Custodial parents in Ohio know that the money that comes from child support payments can be vital to their ability to meet a child’s basic needs. In fact, child support payments are intended to assist a custodial parent in providing for a child who lives with them. However, in some cases, the non-custodial parent fails to pay the support, and the financial hardship caused by this failure can be a challenge for some families.
When a couple divorces and an order for child support is issued in Ohio, the payments are mandatory for the non-custodial parent. However, in these tough economic times, some find that the non-custodial parent may be unable to pay child support due to job loss or other personal financial difficulties. In these cases it may be tempting for a custodial parent to limit the visitation of the child by the non-paying parent.
Authorities note that taking visitation away from the child may be emotionally difficult for kids. This is particularly true in cases where the child is accustomed to spending as much as half of their time with the non-custodial parent. To ensure that the affect of the failure to pay on the child is limited, bartering may be considered.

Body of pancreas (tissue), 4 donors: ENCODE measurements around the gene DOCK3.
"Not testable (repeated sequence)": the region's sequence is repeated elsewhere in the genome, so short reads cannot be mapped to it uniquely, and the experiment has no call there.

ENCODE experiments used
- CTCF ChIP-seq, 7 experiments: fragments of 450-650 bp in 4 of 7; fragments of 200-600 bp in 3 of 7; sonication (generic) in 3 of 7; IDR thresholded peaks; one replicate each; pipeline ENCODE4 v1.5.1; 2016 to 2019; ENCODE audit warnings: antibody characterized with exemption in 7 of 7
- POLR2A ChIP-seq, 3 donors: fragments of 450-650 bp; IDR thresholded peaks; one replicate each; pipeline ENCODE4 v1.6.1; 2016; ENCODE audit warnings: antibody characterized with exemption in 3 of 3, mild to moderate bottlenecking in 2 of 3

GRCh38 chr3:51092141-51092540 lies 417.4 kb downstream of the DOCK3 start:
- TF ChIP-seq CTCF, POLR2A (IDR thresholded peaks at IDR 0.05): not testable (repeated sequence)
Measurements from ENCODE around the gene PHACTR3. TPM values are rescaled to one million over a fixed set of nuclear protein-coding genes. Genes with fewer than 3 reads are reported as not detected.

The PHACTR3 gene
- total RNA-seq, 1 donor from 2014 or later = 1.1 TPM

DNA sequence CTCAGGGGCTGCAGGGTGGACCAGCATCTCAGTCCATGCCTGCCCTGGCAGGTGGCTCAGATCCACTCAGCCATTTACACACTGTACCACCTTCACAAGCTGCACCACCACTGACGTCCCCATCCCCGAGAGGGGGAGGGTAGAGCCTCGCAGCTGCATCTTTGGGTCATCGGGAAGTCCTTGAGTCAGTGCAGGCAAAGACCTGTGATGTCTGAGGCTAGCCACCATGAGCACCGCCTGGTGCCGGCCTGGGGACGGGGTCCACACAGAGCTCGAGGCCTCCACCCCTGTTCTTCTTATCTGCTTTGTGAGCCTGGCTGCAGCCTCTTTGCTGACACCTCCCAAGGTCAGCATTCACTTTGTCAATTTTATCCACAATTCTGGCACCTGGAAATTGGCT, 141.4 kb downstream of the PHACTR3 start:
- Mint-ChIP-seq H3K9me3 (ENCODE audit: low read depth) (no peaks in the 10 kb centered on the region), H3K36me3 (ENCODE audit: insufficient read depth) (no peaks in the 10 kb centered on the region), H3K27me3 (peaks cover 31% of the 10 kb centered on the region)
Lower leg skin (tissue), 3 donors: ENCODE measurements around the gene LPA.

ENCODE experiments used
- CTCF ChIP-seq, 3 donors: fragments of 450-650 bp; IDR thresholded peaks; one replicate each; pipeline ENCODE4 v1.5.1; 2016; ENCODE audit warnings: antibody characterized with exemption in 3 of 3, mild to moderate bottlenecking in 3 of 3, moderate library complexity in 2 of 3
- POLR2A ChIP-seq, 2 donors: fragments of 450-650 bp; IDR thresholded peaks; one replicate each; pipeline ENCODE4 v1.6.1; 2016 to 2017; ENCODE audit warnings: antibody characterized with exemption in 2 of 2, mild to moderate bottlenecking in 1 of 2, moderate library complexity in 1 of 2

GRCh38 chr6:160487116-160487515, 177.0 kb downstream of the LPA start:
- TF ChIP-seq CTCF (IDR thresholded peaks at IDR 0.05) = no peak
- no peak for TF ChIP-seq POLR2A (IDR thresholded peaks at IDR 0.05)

For some couples, bartering for services as an exchange for child support payments can be agreed upon to make things easier. Examples include a non-custodial parent making repairs to the family car or home where the child lives. It should be noted that bartering, while a viable way to assist in filling financial gaps when child support payments are not being made, is not a modification of the amount owed for child support. When child support payments are behind, it is always best to revisit the process with the court to see what modifications may be available, or other alternatives, before the situation gets out of hand.
Source: TwinCities.com, “Ex-Etiquette: Child support and visitation should be separate,” Jann Blackstone, Aug. 13, 2012